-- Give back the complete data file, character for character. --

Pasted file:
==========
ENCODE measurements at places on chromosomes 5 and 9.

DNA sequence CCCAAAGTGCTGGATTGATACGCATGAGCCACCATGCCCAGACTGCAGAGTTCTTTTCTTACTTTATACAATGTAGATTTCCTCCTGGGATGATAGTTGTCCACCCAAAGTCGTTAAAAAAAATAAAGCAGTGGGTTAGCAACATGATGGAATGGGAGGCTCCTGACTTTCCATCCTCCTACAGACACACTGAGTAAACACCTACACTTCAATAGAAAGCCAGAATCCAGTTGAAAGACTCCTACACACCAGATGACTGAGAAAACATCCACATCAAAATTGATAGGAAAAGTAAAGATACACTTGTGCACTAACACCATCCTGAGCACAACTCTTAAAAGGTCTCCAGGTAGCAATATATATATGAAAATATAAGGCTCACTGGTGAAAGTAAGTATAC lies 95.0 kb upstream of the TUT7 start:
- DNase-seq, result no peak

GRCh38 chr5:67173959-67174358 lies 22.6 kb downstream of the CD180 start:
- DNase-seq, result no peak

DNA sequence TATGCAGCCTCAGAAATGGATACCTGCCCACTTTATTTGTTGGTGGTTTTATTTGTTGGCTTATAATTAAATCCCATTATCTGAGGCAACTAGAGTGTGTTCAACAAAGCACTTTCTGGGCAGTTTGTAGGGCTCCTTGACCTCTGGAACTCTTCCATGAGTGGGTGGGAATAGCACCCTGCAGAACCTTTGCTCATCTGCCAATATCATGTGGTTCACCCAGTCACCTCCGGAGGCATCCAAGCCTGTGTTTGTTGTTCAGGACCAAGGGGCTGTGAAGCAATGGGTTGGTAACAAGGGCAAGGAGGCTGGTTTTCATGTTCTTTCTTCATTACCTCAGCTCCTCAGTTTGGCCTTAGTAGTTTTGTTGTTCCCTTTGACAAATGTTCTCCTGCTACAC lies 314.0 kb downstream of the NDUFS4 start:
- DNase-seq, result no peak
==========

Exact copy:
ENCODE measurements at places on chromosomes 5 and 9.

DNA sequence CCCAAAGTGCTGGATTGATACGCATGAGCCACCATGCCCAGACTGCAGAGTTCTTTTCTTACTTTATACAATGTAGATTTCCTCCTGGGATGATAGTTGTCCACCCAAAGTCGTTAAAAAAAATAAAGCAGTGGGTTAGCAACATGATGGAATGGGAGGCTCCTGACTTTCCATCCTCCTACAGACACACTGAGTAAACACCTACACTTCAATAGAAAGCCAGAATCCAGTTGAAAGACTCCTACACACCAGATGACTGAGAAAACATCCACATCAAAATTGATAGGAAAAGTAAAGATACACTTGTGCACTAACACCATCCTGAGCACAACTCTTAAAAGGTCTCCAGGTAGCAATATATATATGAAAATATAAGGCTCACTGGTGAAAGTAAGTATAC lies 95.0 kb upstream of the TUT7 start:
- DNase-seq, result no peak

GRCh38 chr5:67173959-67174358 lies 22.6 kb downstream of the CD180 start:
- DNase-seq, result no peak

DNA sequence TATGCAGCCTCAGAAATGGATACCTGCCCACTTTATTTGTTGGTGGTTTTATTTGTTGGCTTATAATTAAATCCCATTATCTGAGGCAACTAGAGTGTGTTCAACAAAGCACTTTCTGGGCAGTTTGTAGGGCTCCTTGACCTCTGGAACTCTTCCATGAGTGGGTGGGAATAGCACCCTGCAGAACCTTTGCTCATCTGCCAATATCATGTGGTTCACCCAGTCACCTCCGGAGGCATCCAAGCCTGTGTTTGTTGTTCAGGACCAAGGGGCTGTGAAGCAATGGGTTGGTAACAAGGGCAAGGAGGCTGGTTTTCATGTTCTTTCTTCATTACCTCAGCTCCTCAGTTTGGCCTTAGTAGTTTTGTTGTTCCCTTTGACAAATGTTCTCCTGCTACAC lies 314.0 kb downstream of the NDUFS4 start:
- DNase-seq, result no peak